Lucid Culture

JAZZ, CLASSICAL MUSIC AND THE ARTS IN NEW YORK CITY

Concert Review: Thomas Piercy, Claudine Hickman and Pablo Aslan Play Piazzolla at Caffe Vivaldi, NYC 5/23/09

It didn’t matter that there was no bandoneon in the band: the trio of clarinetist/arranger Thomas Piercy, pianist Claudine Hickman and upright bassist Pablo Aslan managed to silence the sold-out room (no easy task!) with a practically telepathic, emotionally rich program of both familiar and more obscure compositions by the legendary Argentinian composer, along with meticulous yet spirited performances of two pieces by French jazz composer/pianist Claude Bolling. Playing mostly with a strikingly clear tone, Piercy expertly worked the nooks and crannies of the songs’ innumerable permutations, only going full throttle when the piece demanded it (and one did). With a bright yet haunting precision, Hickman was every bit his equal and Aslan, who’s only been taking classic tango to new and exciting places for about two decades with his group Avantango, alternated between stately majesty, dark ambience and fiery verve, frequently using a bow.

The first two numbers, Tango del Diablo and Milonga del Angel were a study in contrast. Piercy’s arrangement of the ominous Tango Seis found him playing the original’s violin line with a jaunty effervescence, pulling back when the piece wound its way into eerie flamencoisms. The long, catchy suite Le Grand Tango could have been made showy or done with a sentimental feel but was neither, the trio content to let its sense of longing speak for itself right up to the end where Piercy finally cut loose with a visceral intensity.

The two Claude Bolling numbers gave the group a chance to relax and play more expansively. The first, Allegre was a showcase both for Hickman’s vivid, Brubeck-esque melodicism, contrasting with Piercy’s Bach-inflected precision. The second, Romantique bookended a brisk excursion pulsing along on Aslan’s jaunty basslines with two segments imbued with plaintive, Romantic beauty. They wrapped up the program with an exquisite take of the classic Soledad, Piercy’s clarinet soaring to the heights with unaffectedly raw anguish right before the end, and closed with the vastly more optimistic, insistent Michelangelo ’70. Piazzolla, ever the innovator, would no doubt have approved. Watch this space for future performances.

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May 24, 2009 Posted by | Live Events, Music, music, concert, New York City, Reviews, Science | , , , , , , , , , , , , , , , , | 3 Comments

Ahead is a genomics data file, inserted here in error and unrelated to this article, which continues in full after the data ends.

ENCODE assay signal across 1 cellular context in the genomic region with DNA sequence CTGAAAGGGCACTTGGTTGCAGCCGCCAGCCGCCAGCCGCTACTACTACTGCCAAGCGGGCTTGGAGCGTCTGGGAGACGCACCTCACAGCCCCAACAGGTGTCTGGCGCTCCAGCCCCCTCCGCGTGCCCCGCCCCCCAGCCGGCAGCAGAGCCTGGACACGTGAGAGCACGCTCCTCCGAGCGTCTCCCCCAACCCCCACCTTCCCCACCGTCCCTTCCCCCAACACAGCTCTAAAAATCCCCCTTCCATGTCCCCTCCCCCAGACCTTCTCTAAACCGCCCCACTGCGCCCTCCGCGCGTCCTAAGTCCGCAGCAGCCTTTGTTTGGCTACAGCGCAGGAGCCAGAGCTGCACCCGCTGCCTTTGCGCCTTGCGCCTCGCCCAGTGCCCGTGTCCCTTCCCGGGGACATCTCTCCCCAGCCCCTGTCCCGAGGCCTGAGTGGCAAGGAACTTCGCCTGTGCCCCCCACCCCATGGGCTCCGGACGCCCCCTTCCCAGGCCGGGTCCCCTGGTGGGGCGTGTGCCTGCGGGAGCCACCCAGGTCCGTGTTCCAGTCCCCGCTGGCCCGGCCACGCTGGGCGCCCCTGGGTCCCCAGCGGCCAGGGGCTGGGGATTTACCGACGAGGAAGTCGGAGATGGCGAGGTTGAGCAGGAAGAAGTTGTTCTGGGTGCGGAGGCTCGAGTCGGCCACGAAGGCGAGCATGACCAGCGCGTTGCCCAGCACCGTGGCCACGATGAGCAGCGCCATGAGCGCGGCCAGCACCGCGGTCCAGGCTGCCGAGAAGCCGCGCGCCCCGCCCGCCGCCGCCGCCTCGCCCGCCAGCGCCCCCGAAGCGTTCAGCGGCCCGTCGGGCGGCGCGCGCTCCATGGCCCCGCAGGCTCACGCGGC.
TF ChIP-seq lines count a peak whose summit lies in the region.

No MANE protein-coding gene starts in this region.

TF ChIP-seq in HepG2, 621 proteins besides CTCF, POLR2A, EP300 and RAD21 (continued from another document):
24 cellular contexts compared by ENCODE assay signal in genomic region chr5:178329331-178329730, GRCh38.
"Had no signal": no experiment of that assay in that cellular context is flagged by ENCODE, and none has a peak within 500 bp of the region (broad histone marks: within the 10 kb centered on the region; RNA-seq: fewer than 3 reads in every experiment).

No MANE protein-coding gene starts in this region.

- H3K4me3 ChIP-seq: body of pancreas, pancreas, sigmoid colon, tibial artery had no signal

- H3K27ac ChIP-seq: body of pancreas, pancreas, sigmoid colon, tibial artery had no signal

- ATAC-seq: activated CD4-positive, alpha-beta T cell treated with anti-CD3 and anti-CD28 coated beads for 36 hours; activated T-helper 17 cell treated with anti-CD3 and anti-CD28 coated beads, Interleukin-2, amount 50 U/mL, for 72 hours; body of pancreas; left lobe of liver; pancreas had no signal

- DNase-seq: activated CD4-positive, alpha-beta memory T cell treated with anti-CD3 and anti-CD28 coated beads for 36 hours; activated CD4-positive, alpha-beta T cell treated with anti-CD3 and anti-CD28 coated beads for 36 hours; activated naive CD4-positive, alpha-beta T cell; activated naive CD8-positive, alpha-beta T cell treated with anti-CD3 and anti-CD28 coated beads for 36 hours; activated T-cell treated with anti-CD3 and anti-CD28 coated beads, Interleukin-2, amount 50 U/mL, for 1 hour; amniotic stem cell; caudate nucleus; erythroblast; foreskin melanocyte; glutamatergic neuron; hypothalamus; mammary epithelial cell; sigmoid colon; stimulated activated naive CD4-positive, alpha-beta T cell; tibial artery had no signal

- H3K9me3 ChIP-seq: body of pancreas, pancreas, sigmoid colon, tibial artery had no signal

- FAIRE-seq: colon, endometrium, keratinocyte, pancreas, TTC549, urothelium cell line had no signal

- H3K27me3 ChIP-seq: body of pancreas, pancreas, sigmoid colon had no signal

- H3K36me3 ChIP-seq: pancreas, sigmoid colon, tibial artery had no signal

Concert Review: The Jacam Manricks Quintet at Smalls Jazz Club, NYC 5/22/09

Jacam Manricks has a fluid, fluent approach to the alto sax, but it’s his compositions which are his drawing card – and which may absolutely blow you away. Playing a mix of material mostly from his new cd Labyrinth – recorded with a 40-piece orchestra – the Australian-American composer and his quintet locked in on the songs’ intricate, often epic permutations with intensity and nuance. The bass and drums maintained a sinuous, practically minimalist pulse throughout some awfully tricky changes while pianist Gary Versace colored them with characteristic vividness and frequently outright menace. Perhaps because this was a five-piece playing big band music, the integral nature of the arrangements was especially striking, guitarist Ben Monder completing unfinished piano chords, or Versace doing the same in tandem with the guitar. Sometimes Manricks would do the same in tandem with the bass. Intelligence and imagination lept from the charts with agility and sometimes a wary apprehension.

Aeronautics, a bit of a latin shuffle with sustained, understated, reflective guitar saw Manricks taking a series of fluttery runs through shifting sections of the scale, Versace feeling around for his footing and eventually finding it, rich and ominous.  The modal suite Microgravity was a full-scale masterpiece (one can only imagine how lush it sounds with the orchestra on the cd). Manricks opened it brightly, then bass and piano teaming up against guitar and sax, Monder hypnotic and eerie throughout a long series of quavery, reverberating chordal passages that recurred at the end, Versace practically microtonal with his starry, glimmering upper-register work. The cd’s title track, built on a richly melodic, interlocking architecture featured a playful conversation between Versace and the drums. They closed their second set with a new composition, simply titled 2-3-2 with a bouncy, staggered vintage Cuban beat, Manricks warily expansive over some Balkan-inflected changes to an insistent, intensely pulsing crescendo. One can only wonder where someone like Ivo Papasov could take that song. A jazz educator, Manricks doesn’t get the chance to play out as much as he no doubt would like to: if cutting-edge, out-of-the-box stuff is your thing, don’t miss the chance to see him.

May 24, 2009 Posted by | Live Events, Music, music, concert, New York City, review, Reviews | , , , , , , , , , , , , | 1 Comment

Song of the Day 5/24/09

Every day, our top 666 songs of alltime countdown gets one step closer to #1. Sunday’s song is #430:

Jimi Hendrix – Love or Confusion

Arguably the most straight-up song he ever wrote, as gorgeous for its layers of wild, wind-whipped guitar as for Noel Redding’s soaring bassline. From Are You  Experienced, 1967. Mp3s everywhere.

May 24, 2009 Posted by | lists, Lists - Best of 2008 etc., Music, music, concert | , , , , , , , , , , , | Leave a comment